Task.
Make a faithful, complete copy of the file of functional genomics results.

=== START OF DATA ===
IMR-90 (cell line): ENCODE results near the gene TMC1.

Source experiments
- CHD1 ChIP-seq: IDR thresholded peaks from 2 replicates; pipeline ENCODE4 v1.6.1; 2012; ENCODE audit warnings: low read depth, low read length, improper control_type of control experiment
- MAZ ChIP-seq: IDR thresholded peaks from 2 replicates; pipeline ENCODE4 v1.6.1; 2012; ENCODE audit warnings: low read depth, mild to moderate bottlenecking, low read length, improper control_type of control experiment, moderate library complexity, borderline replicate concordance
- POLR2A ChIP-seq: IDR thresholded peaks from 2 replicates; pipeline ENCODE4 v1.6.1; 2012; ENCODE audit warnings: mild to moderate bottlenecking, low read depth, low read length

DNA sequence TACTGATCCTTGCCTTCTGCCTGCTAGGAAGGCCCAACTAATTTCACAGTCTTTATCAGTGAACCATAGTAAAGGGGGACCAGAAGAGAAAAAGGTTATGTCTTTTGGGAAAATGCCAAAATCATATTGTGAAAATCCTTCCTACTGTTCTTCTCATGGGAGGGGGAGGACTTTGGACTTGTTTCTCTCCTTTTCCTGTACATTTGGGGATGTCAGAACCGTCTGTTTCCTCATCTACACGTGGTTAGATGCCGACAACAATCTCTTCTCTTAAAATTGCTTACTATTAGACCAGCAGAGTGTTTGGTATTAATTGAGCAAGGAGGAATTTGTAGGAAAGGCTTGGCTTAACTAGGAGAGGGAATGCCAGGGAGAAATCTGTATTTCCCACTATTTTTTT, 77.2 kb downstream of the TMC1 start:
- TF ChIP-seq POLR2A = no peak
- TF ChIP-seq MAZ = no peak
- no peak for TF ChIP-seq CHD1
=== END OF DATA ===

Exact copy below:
IMR-90 (cell line): ENCODE results near the gene TMC1.

Source experiments
- CHD1 ChIP-seq: IDR thresholded peaks from 2 replicates; pipeline ENCODE4 v1.6.1; 2012; ENCODE audit warnings: low read depth, low read length, improper control_type of control experiment
- MAZ ChIP-seq: IDR thresholded peaks from 2 replicates; pipeline ENCODE4 v1.6.1; 2012; ENCODE audit warnings: low read depth, mild to moderate bottlenecking, low read length, improper control_type of control experiment, moderate library complexity, borderline replicate concordance
- POLR2A ChIP-seq: IDR thresholded peaks from 2 replicates; pipeline ENCODE4 v1.6.1; 2012; ENCODE audit warnings: mild to moderate bottlenecking, low read depth, low read length

DNA sequence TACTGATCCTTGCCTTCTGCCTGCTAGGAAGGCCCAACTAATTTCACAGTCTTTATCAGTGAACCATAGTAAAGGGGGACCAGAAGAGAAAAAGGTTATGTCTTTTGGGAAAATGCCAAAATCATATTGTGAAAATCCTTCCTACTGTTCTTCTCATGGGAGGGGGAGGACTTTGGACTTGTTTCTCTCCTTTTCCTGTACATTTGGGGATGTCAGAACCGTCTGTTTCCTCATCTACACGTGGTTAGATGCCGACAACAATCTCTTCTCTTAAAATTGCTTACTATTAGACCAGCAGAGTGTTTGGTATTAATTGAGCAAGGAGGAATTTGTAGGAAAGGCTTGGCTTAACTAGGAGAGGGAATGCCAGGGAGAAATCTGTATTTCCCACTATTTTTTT, 77.2 kb downstream of the TMC1 start:
- TF ChIP-seq POLR2A = no peak
- TF ChIP-seq MAZ = no peak
- no peak for TF ChIP-seq CHD1